As my bus approached the outskirts of Sarajevo, it passed by a building with a gaping hole in the roof. Not far off was another building riddled with bullet holes. Once the bus entered the city itself there were no more damaged buildings, but the scars of war are not something you forget quickly. The Sarajevo bus station is located a ways away from the old city center (where my hostel was located) and I chose to walk the whole way there rather than take public transit. The sun was going down when I started walking and 35 minutes later when I arrived at the hostel it had gotten dark. The only notable thing that happened the rest of that day was that I talked with a guy from New Zealand and he was telling me about archaeologists had unearthed some sort of ancient underground tunnel network a few miles outside the city. He said he visited the site himself and the workers there allowed him to take a look around. Apparently there’s some sort of wall/door into the tunnel network that seems to have been built with techniques for more advanced than what should have been around back then and there’s strange things going on with the ground. I can’t verify if any of this is true, and honestly it sounds like something that would be on that History Channel show Ancient Aliens. Alternatively, it sounds like the premise of a movie like The Mummy. Perhaps there’s an ancient evil sealed within the tunnels and we are unwittingly setting it loose on the world. Of course, it’s just as likely that the hoopla surrounding this discovery is way overblown and the tunnels are something mundane. It will likely be years before anything conclusive is known. My personal favorite (highly improbable) theory, which I made up myself, is that this is the world’s most ancient practical joke, and the people who created the tunnels long ago set it all up just to mess with the people who would eventually find it.

On the following day I did my best to see as much of Sarajevo as possible. Although I didn’t get to everything, I saw most of the biggies. Sarajevo sort of reminds me of Zagreb, but with a more eastern spin. This makes sense, of course, because for a long time Sarajevo was controlled by the Ottoman Turks. I started the day at the Sebilj Fountain on Bascarsija Square. The square was all torn up for construction but the water was still running in the fountain. I walked around, doing my best to stay out of the way of the workers, and visited some of the nearby streets that were full of shops selling various goods made of copper. From there I roughly followed a self guided walk from the pages of one of my guidebooks. I stopped briefly into the Morica Han, a former travelers’ inn, and then moved on to the Gazi Husrev Bey mosque. The mosque is named for a local administrator from Ottoman times who built up Sarajevo and then willed his fortune to the city to continue building. While inside the mosque I overheard a nearby tour guide tell his group that at this particular mosque all the calls to prayer are prerecorded and then broadcast over the loudspeakers. The reason for this is that the local imam is very old and unable to climb the mosque’s minaret. After leaving the mosque I continued west along the main pedestrian road and then turned south the check out the covered bazaar. Nothing caught my eye while passing through and I moved on further south to the Latin Bridge. Right at the bridge is the street corner where Franz Ferdinand and his wife were assassinated, setting off the chain reaction that would lead to World War I. Today there’s a plaque that marks the spot where the assassin stood and a museum is on the street corner. I pondered for a few minutes these deaths which sparked a conflict wherein over 17 million people would die, but then I had to get back on schedule. I returned to the main road, and then went north to pay a visit to an old Eastern Orthodox church. After that I passed by the Sarajevo city hall and then walked up to a viewpoint on a hill. Along the way I passed through a graveyard that had been dug during the siege in the 1990s. There were a number of wild dogs in the graveyard but they weren’t aggressive. In America there would probably be a public outcry if there was a pack of wild dogs wandering around town, but in Sarajevo no one seemed to care. The dogs were only in one part of town and I would hope there would be some program to get them spayed or neutered, but I really have no idea what, if anything, is being done about them. It was a cold, foggy day in Sarajevo so when I got up to the viewpoint I couldn’t see the whole city. Sarajevo is in a valley between mountains with the oldest parts along the river in the middle and then as you look further out from the center the city gets more and more modern. There were a few skyscrapers in the distance that I could barely see through the fog. When I came down I walked over to Sarajevo’s Catholic cathedral. There was a school group in there and a priest was telling them something. I assume it was a history lesson on the church. I looked around in there for awhile and next visited the Eastern Orthodox cathedral. The curtains to the back of the church were open, so I could see into the place where the priests perform part of the mass that is normally hidden from the public. Outside the orthodox cathedral is a city park where old men play chess with giant chess pieces. The game that was going on looked like it was most of the way over, so I joined the group of people standing around and watched. I’ve never been big on chess and don’t claim to know much of the strategy behind it. The guy with the white pieces seemed to have his opponent on the ropes, having removed most of the black pieces from the board, but the other guy rallied and mounted a comeback before finally being outmaneuvered and forced into checkmate. With the match over and a new one about to start, I left the park and passed through a market hall and then a covered outdoor market. I didn’t buy anything, but some of produce did look good. I kept going west and came to the eternal flame; one of several war monuments scattered across the city. The flame is in an outdoor alcove of a building with bullet holes that have intentionally never been repaired. Scars like these serve as a reminder of the siege, the longest in modern history, and the people who died in it. Down the street, past the Bosnian central bank, is a park with more makeshift graves from the siege and another war monument. At that point in the day I stopped my sightseeing. There were a few more things farther west in the city that would have been interesting to see, but I had gone through all the things I really wanted to do. That is, except for conducting more “research.” I had passed by a McDonalds while walking around town and was really curious to give it a try. To my delight, the burger I got at the Sarajevo McDonalds was fantastic. I guess I shouldn’t be surprised – Bosnian cuisine has a lot of meat in it so it would make sense that the Sarajevo McDonalds would use quality beef. After leaving McDonalds I slowly walked back to the hostel, taking in the city as I went. At the hostel I spent some time blogging and looking up potential hostels for down the line. Later that night a group of people staying at the hostel invited me to come along for dinner. Some of them were going to one restaurant in the Austrian part of the city and two of them were going to a place in the old Turkish quarter. The restaurant in the Turkish area sounded more interesting, so I went with those two people. We found the restaurant and ate a traditional Bosnian dish, which was meat wrapped in some sort of thin, flaky bread. We chatted for awhile about our respective travels, so I got to eat Bosnian food and practice being sociable. Back at the hostel I did some more work online and packed my backpack for the departure the next day.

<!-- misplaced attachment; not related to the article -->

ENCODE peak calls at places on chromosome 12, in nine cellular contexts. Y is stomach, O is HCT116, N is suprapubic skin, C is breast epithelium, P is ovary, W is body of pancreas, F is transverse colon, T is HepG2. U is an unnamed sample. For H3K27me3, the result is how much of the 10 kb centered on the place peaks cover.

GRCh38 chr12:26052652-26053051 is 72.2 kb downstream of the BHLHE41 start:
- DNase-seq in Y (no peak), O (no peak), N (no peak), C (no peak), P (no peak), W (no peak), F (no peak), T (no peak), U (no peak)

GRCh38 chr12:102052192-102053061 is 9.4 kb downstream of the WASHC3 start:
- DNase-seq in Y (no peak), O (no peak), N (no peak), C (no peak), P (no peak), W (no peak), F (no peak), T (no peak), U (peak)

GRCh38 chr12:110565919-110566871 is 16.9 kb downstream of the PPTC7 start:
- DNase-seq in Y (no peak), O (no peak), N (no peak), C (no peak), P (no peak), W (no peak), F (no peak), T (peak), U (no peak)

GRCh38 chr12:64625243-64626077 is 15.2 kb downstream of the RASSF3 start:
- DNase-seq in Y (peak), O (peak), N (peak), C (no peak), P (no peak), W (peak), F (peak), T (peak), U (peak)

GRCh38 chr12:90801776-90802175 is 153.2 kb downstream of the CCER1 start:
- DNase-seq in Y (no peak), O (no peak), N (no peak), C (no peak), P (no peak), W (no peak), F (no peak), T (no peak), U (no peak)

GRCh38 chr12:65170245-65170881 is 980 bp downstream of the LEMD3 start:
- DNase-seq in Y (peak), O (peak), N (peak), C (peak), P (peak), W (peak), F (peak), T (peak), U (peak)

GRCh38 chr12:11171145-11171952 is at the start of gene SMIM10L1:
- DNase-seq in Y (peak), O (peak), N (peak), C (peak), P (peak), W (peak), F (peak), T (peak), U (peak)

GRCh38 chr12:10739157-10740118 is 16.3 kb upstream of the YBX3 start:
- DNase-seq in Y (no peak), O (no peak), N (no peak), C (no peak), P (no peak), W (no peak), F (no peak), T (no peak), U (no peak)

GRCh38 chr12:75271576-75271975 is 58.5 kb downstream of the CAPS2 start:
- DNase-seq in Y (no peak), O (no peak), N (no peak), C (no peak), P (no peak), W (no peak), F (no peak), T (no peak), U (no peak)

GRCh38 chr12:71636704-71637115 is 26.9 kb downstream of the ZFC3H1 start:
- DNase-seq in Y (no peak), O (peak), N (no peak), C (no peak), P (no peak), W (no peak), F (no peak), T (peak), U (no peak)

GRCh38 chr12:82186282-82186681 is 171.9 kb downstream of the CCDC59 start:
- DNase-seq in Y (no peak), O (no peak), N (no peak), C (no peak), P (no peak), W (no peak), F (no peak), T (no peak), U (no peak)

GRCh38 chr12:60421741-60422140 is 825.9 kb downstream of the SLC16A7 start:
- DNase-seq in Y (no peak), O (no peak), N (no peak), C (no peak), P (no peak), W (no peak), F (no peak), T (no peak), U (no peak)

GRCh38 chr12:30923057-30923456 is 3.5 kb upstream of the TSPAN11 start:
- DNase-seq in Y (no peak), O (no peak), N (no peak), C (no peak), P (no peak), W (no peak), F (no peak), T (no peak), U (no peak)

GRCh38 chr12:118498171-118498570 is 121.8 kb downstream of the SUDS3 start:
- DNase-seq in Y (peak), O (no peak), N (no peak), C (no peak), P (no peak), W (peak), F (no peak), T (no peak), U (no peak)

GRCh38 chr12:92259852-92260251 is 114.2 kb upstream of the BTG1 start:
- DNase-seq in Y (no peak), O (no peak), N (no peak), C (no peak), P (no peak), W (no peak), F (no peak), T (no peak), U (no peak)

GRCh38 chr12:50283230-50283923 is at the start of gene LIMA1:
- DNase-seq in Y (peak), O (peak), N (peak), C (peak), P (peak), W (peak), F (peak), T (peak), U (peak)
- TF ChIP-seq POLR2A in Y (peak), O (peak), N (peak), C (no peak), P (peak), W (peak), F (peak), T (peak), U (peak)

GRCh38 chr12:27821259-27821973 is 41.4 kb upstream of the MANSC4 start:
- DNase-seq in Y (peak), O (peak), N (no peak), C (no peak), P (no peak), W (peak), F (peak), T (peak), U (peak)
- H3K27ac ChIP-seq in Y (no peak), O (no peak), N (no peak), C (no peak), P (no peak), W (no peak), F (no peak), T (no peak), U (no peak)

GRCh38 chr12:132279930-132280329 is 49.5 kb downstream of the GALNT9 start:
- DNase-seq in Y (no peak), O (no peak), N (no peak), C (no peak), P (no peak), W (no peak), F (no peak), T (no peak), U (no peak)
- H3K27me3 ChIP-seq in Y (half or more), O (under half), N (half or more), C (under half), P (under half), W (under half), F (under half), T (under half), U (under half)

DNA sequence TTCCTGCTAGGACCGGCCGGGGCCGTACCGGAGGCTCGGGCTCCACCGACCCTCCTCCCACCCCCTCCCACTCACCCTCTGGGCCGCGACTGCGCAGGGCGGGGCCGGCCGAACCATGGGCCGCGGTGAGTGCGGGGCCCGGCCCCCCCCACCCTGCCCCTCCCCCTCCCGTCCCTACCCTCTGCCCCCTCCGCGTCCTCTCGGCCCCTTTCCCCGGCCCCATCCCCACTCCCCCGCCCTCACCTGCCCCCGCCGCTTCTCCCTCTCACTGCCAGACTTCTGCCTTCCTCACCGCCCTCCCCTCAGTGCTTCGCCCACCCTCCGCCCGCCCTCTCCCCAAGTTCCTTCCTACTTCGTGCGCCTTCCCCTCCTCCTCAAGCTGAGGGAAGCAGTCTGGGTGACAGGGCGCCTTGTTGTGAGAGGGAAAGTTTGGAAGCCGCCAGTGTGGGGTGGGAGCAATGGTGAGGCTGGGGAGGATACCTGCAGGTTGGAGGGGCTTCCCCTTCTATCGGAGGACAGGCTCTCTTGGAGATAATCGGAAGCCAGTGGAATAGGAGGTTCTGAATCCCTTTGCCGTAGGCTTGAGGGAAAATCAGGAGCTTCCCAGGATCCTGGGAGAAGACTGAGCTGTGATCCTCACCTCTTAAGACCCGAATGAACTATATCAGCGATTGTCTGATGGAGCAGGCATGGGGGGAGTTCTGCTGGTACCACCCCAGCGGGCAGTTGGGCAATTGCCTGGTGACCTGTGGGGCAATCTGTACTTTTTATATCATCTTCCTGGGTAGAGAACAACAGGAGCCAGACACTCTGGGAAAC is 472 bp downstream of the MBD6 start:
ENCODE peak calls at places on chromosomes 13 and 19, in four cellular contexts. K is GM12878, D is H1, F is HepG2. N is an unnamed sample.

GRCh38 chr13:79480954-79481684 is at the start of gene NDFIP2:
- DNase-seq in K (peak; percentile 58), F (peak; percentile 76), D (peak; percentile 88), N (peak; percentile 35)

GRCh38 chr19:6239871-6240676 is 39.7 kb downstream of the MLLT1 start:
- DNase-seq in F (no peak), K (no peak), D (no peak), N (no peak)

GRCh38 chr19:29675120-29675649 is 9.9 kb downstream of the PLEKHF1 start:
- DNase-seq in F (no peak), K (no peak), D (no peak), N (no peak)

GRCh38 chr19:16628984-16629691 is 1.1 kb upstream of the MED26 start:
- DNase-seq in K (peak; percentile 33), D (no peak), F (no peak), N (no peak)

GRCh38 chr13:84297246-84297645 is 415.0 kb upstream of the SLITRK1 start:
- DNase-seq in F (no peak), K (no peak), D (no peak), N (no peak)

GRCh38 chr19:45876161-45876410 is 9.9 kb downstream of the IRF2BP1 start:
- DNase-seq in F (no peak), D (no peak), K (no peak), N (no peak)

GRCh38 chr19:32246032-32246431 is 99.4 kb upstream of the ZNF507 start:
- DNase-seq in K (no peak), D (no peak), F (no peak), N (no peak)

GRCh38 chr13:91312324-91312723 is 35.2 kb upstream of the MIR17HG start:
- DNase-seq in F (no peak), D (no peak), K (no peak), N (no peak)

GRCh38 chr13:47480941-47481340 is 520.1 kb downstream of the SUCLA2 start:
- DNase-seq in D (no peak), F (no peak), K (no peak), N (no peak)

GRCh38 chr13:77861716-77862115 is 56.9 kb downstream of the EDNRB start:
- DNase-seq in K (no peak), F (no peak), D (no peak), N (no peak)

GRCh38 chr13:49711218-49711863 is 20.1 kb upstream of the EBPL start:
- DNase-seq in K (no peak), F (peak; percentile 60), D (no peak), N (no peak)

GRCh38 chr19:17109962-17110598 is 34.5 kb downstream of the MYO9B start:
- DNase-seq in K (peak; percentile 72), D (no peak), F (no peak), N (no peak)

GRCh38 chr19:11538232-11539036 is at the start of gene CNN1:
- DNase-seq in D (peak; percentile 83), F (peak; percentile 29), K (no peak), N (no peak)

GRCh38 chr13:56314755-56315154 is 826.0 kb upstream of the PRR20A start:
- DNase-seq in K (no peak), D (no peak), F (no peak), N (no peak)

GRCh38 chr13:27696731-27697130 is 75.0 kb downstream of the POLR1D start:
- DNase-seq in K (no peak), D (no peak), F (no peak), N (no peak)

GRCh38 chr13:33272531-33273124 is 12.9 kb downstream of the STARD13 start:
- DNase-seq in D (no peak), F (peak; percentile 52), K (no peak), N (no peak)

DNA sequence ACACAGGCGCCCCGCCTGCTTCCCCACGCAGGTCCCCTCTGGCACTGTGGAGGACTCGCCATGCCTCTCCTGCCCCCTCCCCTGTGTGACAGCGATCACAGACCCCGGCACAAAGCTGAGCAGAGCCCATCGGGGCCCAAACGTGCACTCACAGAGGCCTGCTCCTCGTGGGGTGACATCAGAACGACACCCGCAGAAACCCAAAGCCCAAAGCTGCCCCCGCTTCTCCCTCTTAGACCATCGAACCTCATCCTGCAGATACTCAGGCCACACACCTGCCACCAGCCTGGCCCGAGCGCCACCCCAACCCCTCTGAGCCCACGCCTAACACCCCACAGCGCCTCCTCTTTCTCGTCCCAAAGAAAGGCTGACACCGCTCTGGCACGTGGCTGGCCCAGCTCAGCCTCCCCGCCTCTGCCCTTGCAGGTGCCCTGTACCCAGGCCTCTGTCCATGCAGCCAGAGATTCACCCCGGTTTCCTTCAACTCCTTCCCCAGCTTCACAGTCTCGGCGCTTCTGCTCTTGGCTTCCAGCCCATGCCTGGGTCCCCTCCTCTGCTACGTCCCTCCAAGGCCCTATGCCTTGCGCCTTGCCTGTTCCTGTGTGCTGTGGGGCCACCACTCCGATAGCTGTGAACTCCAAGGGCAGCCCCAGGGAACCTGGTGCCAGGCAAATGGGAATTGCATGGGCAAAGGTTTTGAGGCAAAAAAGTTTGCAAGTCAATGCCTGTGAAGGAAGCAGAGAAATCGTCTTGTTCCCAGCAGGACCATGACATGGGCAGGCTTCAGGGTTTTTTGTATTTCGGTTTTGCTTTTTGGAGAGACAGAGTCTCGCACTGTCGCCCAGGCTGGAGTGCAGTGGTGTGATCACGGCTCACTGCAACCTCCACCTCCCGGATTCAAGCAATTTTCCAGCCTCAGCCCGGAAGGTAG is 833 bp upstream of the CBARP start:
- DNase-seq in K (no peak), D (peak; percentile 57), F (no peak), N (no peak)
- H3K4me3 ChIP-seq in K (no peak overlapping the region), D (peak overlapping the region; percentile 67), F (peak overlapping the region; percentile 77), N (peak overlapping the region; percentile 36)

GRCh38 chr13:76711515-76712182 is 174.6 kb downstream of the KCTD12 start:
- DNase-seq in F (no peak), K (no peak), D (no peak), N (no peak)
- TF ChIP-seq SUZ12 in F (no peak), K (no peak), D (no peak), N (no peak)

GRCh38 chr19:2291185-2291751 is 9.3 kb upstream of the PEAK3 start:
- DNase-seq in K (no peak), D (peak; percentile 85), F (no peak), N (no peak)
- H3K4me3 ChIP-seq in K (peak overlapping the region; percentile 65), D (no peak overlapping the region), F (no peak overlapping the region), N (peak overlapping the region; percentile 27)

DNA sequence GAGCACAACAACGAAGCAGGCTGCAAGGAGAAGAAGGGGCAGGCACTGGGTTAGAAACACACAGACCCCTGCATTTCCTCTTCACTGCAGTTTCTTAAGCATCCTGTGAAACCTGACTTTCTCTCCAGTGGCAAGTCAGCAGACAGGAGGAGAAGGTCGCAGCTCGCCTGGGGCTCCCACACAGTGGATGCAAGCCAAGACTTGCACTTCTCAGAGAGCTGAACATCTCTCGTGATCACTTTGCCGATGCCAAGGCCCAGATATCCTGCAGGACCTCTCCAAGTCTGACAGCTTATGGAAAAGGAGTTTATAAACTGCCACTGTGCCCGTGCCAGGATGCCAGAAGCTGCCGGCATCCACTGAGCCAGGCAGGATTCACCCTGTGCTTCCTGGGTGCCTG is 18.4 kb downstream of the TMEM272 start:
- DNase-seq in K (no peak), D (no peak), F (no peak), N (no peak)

The next morning I had to get up early for my flight to Istanbul. The hostel staff called and arranged for a taxi to pick me up and take me to the airport. If I had hailed a taxi myself of the street there’s a decent chance the driver would have overcharged me, so I was appreciative of the hostel staff making sure I got a fair price for my ride. My driver spoke a little bit of English and a tried to converse as best I could using simple words and phrases. At the airport I had a few Convertible Marks left over and was hoping to spend them at the airport store, however everything there was for sale in euros. Thankfully the cafe was taking them and I bought a pair of sandwiches to eat later in the day. My last few “cents” I dropped in a charitable donation box. Soon enough, the plane to Istanbul arrived and I boarded. As I looked out the window I felt bad that I didn’t have more time for Sarajevo, but then again I now have a reason to go back one day. The plane taxied around the airport onto the runway. Then it lifted off into the sky and I left Bosnia behind. Next in line was the finale of my time in the east: Istanbul.